Kingston KC2000 vs Silicon Power P34A80 Internal SSD
The Kingston KC2000 250GB makes for an outstanding Internal SSD at $78. The Silicon Power P34A80 1TB, however, while overall a good product for its asking price, doesn't quite manage to stand out from its competition - there are better Internal SSDs that can be found for around $150 available here.
The Kingston KC2000 250GB was loved by reviewers at PCmag, a highly trusted source that performs reliable in-depth testing. It did great in its "The Best Internal SSDs for 2020" roundup where it was named its "Best for Budget Upgraders", which, in itself, makes it a product worth considering.
As for the Silicon Power P34A80 1TB - it impressed reviewers at Tom's Hardware, a trustworthy source that conducts solid hands-on testing. It did great in its "Best SSDs 2020: From Budget SATA to Blazing-Fast NVMe" roundup - in fact, it earned its "Best 1TB (or Larger) Value M.2 SSD" title, which, on its own, indicates a certain level of quality.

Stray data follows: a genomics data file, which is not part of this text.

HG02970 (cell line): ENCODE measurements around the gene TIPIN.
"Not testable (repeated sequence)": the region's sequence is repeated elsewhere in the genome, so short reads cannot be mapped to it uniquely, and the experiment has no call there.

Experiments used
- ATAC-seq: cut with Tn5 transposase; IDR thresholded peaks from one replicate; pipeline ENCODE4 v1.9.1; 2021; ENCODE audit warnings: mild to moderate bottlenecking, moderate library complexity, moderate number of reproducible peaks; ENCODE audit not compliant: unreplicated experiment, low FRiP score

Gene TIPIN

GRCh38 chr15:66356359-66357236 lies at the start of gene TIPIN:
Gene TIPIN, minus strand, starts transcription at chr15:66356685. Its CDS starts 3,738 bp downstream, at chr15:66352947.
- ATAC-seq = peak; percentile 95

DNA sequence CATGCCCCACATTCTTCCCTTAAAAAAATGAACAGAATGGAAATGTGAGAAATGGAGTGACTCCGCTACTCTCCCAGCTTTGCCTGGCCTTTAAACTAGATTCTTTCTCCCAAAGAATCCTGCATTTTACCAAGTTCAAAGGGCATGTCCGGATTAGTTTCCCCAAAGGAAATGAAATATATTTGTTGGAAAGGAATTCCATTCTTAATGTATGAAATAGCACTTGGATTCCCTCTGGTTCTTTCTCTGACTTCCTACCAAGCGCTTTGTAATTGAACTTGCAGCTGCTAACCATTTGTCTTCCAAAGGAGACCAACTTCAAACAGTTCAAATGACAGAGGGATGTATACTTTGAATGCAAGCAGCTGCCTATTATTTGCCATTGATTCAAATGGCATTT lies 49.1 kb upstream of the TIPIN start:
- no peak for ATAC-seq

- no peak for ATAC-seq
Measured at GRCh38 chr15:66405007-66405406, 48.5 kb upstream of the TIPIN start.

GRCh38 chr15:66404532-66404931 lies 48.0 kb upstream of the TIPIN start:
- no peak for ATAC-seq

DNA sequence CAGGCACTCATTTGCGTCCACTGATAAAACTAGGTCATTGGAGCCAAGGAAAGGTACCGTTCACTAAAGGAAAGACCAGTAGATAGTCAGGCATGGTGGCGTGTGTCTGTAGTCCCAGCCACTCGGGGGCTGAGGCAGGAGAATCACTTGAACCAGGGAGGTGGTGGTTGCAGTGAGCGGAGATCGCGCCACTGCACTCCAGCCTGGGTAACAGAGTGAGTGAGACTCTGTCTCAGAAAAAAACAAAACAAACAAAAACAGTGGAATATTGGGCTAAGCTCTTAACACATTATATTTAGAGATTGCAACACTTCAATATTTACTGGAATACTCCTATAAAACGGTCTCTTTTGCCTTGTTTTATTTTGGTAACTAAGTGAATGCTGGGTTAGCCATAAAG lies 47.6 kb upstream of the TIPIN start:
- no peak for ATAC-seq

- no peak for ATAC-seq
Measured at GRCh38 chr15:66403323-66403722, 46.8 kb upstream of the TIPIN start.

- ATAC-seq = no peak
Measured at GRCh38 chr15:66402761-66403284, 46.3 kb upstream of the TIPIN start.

We examined all of the review data that we could find and first took a look at sources that reviewed both of them, like Tom's Hardware, and found that they haven't shown a preference for either product.
Then we checked which sources liked these two Internal SSDs best and found that the Kingston KC2000 250GB got its highest, 9, review score from reviewers at PCWorld, whereas the Silicon Power P34A80 1TB earned its best score of 8 from Tom's Hardware.
Lastly, we averaged out all of the reviews scores that we could find on these two products and compared them to other Internal SSDs on the market. We learned that both of them performed far better than most of their competitors - the overall review average earned by Internal SSDs being 7.8 out of 10, whereas the Kingston KC2000 250GB and Silicon Power P34A80 1TB managed averages of 8.2 and 8.0 points, respectively.
Due to the difference in their prices, however, it's important to keep in mind that a direct Kingston KC2000 250GB vs. Silicon Power P34A80 1TB comparison might not be entirely fair - some sources don't take value for money into account when assigning their scores and therefore have a tendency to rate more premium products better.